Matson held to and developed his youthful instincts, and this effort was supported by several Beat paradigms: One, that a poem is shaped by the poet's breath, a perception extended by Charles Olson as "projective verse." [3] Ginsberg disseminated a similar idea from William Carlos Williams, who advised him in the 1940s to "Listen to the rhythm of your own voice. Proceed intuitively by ear." [4] A second paradigm suggests that the source of poetry is life itself. Life as lived on streets, in jobs, in relationships, in meditation groups, on farms and in mountains, not something found through scholarship or abstraction. "No ideas but in things," [5] also passed on from Williams, and Robert Creeley's "Form is never more than an extension of content" [6] were significant ideas in the conversation. Street wisdom, too, informed Beat sensibility, that a homeless drunk was more likely to see God than a professor. A third, and largely unacknowledged, dictum of the Beats is that writing is to communicate. Many times Huncke asked, "What do you mean by that?" The question was legitimate, though undercurrents among intellectuals at the time were palpable, to reframe poetry as an arcane art and make it ripe for the academies to hijack. Matson's original impulse to communicate to others, educated or not, endured for him as a common-sense virtue. A fourth feature of Beat sensibility, the longing to expand consciousness, drove much of Matson's experimentation. That desire was ubiquitous among young artists and found clear articulation in Timothy Leary's Turn on, tune in, drop out. This code expressed widespread dissatisfaction with mainstream culture and gave license to rebellion. Leary's formulation, plus the emerging hippie ethic, kept the political concerns of Matson's forebears in the foreground. Behind these paradigms, for some, lay the intuition that the feeling in the body is paramount, along with what one observes with one's own eyes. The childhood study of minerals informed Matson's sensibilities, since Dana's early science stipulated that visible qualities of crystals revealed their essence. Seeing and describing with clarity mapped fluidly into his writing. The weakness of cultural imperatives kept the field open, fertile, and largely undescribed.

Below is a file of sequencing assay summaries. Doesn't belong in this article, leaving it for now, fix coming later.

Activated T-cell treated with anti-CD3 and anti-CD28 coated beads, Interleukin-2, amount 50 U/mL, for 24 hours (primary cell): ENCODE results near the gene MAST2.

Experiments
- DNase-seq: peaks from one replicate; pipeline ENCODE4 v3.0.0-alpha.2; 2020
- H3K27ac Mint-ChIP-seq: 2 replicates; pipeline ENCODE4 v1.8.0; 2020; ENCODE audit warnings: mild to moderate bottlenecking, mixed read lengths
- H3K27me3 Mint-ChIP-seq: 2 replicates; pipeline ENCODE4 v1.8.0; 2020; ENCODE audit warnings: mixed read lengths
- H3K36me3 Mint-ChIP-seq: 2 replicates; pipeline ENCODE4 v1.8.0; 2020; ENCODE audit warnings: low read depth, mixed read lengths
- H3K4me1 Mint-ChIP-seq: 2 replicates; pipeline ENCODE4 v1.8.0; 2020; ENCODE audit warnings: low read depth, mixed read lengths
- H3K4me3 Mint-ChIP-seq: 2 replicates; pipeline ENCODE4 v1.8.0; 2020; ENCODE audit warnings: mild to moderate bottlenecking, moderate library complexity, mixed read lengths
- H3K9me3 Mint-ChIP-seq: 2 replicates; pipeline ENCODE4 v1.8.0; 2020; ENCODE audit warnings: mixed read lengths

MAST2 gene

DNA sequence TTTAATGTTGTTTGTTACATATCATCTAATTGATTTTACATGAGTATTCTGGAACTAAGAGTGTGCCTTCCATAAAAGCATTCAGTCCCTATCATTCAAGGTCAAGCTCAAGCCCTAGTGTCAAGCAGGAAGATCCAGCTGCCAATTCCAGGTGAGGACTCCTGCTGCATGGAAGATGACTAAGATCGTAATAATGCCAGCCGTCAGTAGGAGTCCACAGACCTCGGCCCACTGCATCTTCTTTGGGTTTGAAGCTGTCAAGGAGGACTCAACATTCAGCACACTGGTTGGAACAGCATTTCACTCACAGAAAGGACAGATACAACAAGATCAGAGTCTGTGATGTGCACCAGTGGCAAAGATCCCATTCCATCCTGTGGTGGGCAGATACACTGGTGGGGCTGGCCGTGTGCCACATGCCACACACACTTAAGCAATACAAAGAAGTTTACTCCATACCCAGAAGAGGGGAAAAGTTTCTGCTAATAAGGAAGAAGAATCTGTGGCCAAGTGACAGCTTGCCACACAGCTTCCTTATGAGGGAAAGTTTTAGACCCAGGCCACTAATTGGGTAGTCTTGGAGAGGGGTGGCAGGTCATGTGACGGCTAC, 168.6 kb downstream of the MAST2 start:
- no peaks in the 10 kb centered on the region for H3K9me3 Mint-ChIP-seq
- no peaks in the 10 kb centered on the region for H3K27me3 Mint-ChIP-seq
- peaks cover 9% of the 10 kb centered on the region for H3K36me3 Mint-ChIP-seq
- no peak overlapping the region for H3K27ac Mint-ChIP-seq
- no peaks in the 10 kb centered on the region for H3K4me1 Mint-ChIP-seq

In 1968 Matson began a decades-long separation from the Beats. The seeds were evident in a discussion with Ginsberg, when Matson asserted that "Every user is a pusher." Ginsberg countered, "That isn’t literally true," at least in the eyes of the judicial system.[7] Matson's experience, especially with Huncke and Erin Black, led him to question the Beats’ elitism and their patriarchal, anti-feminist bias. Moving away from the bias that savage aspects are at the apex of our personalities, showed Matson the larger landscape. At Huncke's Memorial in 1996, Matson addressed Huncke's impulse that "the only thing you can do with the pain inside is medicate it. That's shitty, Herb." Gregory Corso complained Matson was criticizing Beat behavior, and Matson replied that other options were available.[8] Matson had become by then an avid participant in 12-step programs. Matson's most influential teachers, besides poetry and Huncke, were women. "I am a person!" Erin Black proclaimed in 1964, with proto-feminist exactness. Eila Kokkinen, who was conversant with the Beats, provided a balanced perspective and included psychoanalytic insights. Relationships with Martha Muhs and Maggie Clougherty, and the general atmosphere of the 1970s engendered the sense that whatever strategies worked for Matson needed to include women. The strategies needed to work for women, also. Fundamental threads prevail throughout Matson's work: the urge to honesty and to give messages from the body first regard. The stage was set, through training with the Beat Generation, for the development of his writing and of his career. Matson's evolution points directly toward his recent conception of "Paleo Poetry" and the primitive heart.